(**)Actually we are a two-car household already, but they are two small cars and when we travel as a family we have to take both cars; we worked out quite early on that it wasn't actually much more expensive to take two small cars than one larger car, and for the 95% of the time when we don't need all those seats in one car, the larger car was a waste. So if I were to buy a 120-mile EV, we would also have to swap out the second, small, hydrocarbon-powered car for a bigger one.
You're right, my experience with my own (plug-in) hybrid is that the manufacturer's claimed electric range of 32 miles could only be achieved on completely flat terrain at a constant 55 mph. If I'm very careful, I can (after 3 months' experience) get 25 miles, but in winter with heating, lights and wipers going, 20 miles would be a struggle (and battery performance is worse in cold weather).
The other problem for Tesla owners must be recharging. My car has a 10kWh battery and takes 5 hours to recharge from empty* using a standard domestic 3-pin socket** (2.3 kW). If you went for the fully loaded Tesla with a 90kWh battery, that's going to take almost two full days to charge at home. You can charge the Tesla (and my car) much more quickly at the high-power outlets now available at most motorway services (when they're working!) and increasingly in super-store car parks (or at your work if they have one), but for many people that may not be an option.
* Actually, the car's computer won't let the charge drop below 15%, partly to protect the battery (Li-Ions don't like to be totally depleted), partly so there's enough juice to start the petrol engine when necessary.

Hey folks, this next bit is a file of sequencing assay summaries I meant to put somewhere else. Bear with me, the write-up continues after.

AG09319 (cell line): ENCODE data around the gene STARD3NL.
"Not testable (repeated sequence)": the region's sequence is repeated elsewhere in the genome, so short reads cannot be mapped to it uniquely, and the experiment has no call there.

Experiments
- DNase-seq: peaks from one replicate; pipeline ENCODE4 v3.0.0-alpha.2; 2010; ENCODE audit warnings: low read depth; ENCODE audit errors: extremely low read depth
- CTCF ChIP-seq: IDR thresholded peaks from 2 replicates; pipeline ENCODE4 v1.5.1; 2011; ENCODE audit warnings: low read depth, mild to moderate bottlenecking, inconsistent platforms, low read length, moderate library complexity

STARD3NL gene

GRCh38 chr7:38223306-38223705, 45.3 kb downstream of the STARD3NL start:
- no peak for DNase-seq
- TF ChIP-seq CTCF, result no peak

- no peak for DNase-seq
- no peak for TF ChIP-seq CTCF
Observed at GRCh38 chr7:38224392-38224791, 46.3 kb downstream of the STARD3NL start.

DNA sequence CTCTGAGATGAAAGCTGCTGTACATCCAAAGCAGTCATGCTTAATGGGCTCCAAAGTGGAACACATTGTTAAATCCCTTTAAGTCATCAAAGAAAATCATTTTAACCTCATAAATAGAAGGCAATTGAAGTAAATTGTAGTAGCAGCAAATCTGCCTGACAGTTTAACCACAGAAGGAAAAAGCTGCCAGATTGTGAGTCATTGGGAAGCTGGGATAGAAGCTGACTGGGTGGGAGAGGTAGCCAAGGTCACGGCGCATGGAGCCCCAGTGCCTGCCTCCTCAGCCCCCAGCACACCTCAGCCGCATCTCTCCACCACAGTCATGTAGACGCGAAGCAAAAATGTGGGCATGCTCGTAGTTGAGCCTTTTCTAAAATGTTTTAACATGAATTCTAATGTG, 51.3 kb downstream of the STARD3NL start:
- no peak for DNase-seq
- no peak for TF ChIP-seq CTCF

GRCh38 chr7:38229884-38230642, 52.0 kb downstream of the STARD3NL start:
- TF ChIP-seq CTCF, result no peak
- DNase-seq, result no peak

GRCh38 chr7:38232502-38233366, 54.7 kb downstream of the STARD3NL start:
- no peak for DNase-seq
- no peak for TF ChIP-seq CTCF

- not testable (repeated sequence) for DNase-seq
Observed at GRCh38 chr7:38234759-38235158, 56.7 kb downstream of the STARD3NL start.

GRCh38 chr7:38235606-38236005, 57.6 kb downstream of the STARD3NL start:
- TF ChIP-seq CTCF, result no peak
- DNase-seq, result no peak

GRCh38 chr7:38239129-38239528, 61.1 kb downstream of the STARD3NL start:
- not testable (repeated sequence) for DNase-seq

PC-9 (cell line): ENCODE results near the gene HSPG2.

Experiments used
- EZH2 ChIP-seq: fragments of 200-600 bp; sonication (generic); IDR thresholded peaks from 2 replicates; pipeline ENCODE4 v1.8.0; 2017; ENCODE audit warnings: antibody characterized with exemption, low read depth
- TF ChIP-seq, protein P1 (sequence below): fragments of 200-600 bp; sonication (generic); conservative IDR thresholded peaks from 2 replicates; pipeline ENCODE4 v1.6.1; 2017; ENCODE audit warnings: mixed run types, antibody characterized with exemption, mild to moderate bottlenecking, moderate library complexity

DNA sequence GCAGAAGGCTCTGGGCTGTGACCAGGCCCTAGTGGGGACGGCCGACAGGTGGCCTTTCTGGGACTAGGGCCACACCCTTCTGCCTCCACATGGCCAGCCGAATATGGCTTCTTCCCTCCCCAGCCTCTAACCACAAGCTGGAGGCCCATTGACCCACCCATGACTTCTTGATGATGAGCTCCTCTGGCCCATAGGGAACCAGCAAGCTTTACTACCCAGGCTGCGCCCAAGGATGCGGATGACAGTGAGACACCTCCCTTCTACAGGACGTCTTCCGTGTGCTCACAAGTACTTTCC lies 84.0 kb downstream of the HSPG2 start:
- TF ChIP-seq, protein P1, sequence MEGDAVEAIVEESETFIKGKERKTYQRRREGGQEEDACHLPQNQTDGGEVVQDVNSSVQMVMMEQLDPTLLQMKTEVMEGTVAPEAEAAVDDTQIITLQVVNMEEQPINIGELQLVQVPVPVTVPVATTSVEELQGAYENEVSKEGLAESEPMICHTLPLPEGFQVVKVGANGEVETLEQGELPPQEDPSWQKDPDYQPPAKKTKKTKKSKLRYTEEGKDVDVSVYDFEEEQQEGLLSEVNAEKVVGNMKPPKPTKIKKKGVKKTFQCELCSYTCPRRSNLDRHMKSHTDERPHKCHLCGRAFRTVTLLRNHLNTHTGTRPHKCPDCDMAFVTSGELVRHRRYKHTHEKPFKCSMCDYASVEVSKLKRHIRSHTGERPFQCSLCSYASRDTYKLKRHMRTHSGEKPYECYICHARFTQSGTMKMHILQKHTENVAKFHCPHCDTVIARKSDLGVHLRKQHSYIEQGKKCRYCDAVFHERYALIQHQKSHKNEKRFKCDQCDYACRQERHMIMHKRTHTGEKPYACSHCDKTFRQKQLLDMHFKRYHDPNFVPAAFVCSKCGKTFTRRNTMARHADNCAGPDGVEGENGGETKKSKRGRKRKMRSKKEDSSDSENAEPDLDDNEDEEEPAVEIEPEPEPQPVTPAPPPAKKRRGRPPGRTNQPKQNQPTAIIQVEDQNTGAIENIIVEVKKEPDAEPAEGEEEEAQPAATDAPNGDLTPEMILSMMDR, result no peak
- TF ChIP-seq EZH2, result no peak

** I could (at non-trivial cost) get a dedicated 16A socket installed at home, but that only reduces the charging time to 3½ hours, which (for me anyway) isn't worth the money.
I could (at non-trivial cost) get a dedicated 16A socket installed at home
Speaking as a former self-employed domestic electrician, it shouldn't cost a vast amount of money to install a 16A "commando" style socket. I believe these cars don't need any intelligence in the socket, so a bog standard socket with switch should do. Just about every domestic installation in the UK and probably Europe (not making any assumption about your location) should have capacity for an additional 16A circuit without any problem. In the UK (I really don't know about Europe) most installations should have capacity for an additional 32A circuit.
On the subject of the UK, our "3 pin" sockets are rated 13A, not 10A and can therefore supply around 3kW without problem.
Depends what you mean by non-trivial - the commercial systems I've seen are nearly £400 (after a government grant of £500) - that includes the cost of an additional charger unit for the car. Not that I've looked into it particularly closely, because I'm almost always charging in the evening/overnight, so 3½ or 5 hours makes no real difference to me.
"Depends what you mean by non-trivial"
Access to a breaker panel with the physical space and electrical capacity, a couple (dozen) feet of proper gauge wire, associated conduit, and an appropriate wall (post) mounted box that can fit a 50A, 240V wall socket (NEMA 14–50). Trivial. And typically about US$150 (depending in distance run, of course). The car doesn't need to "talk" to the charger, contrary to popular belief. The car knows when to stop charging itself.
Folks buying into this electric car fad have no idea what electricity is ... not how to use it, not where it comes from, not how much pollution producing it causes, not how it works, not how to transport it, not how much pollution making batteries causes, not ... Well, etc.
Tesla is doing a good job of selling "environmentally friendly" vehicles to people who are completely unqualified to evaluate the reality of their purchase.
Tesla is the new Microsoft.
"Musk revealed the Model 3 won't go on sale until late 2017" or maybe mid-2018, March of 2019 for certain.
I think Elon makes up these dates to push his minions to produce and then has to shift the posts when it turns out that the engineer's estimates are closer to the mark.